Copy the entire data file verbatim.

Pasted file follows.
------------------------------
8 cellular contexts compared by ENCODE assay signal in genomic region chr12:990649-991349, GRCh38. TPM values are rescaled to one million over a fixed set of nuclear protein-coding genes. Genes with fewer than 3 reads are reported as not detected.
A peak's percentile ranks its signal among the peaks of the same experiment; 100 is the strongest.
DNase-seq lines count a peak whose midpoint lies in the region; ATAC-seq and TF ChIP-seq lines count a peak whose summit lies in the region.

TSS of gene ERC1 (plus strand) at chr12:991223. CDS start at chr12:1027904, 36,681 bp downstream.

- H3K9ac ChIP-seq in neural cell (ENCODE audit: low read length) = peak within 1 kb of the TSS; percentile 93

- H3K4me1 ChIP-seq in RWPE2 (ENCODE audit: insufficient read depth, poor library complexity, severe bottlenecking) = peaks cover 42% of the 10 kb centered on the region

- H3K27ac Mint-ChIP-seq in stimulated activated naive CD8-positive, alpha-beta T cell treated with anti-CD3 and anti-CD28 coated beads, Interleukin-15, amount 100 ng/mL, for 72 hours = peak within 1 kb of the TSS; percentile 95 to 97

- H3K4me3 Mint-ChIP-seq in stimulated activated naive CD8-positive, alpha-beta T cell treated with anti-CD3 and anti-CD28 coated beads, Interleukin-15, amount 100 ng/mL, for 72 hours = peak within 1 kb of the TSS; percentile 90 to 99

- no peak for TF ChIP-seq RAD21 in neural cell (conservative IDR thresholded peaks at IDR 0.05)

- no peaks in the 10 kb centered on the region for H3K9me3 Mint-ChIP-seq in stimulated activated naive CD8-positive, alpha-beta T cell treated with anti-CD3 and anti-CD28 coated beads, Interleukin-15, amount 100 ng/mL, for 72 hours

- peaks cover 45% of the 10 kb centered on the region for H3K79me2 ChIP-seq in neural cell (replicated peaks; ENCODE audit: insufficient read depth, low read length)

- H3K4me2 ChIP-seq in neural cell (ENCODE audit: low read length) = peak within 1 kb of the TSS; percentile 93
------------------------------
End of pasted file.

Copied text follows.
8 cellular contexts compared by ENCODE assay signal in genomic region chr12:990649-991349, GRCh38. TPM values are rescaled to one million over a fixed set of nuclear protein-coding genes. Genes with fewer than 3 reads are reported as not detected.
A peak's percentile ranks its signal among the peaks of the same experiment; 100 is the strongest.
DNase-seq lines count a peak whose midpoint lies in the region; ATAC-seq and TF ChIP-seq lines count a peak whose summit lies in the region.

TSS of gene ERC1 (plus strand) at chr12:991223. CDS start at chr12:1027904, 36,681 bp downstream.

- H3K9ac ChIP-seq in neural cell (ENCODE audit: low read length) = peak within 1 kb of the TSS; percentile 93

- H3K4me1 ChIP-seq in RWPE2 (ENCODE audit: insufficient read depth, poor library complexity, severe bottlenecking) = peaks cover 42% of the 10 kb centered on the region

- H3K27ac Mint-ChIP-seq in stimulated activated naive CD8-positive, alpha-beta T cell treated with anti-CD3 and anti-CD28 coated beads, Interleukin-15, amount 100 ng/mL, for 72 hours = peak within 1 kb of the TSS; percentile 95 to 97

- H3K4me3 Mint-ChIP-seq in stimulated activated naive CD8-positive, alpha-beta T cell treated with anti-CD3 and anti-CD28 coated beads, Interleukin-15, amount 100 ng/mL, for 72 hours = peak within 1 kb of the TSS; percentile 90 to 99

- no peak for TF ChIP-seq RAD21 in neural cell (conservative IDR thresholded peaks at IDR 0.05)

- no peaks in the 10 kb centered on the region for H3K9me3 Mint-ChIP-seq in stimulated activated naive CD8-positive, alpha-beta T cell treated with anti-CD3 and anti-CD28 coated beads, Interleukin-15, amount 100 ng/mL, for 72 hours

- peaks cover 45% of the 10 kb centered on the region for H3K79me2 ChIP-seq in neural cell (replicated peaks; ENCODE audit: insufficient read depth, low read length)

- H3K4me2 ChIP-seq in neural cell (ENCODE audit: low read length) = peak within 1 kb of the TSS; percentile 93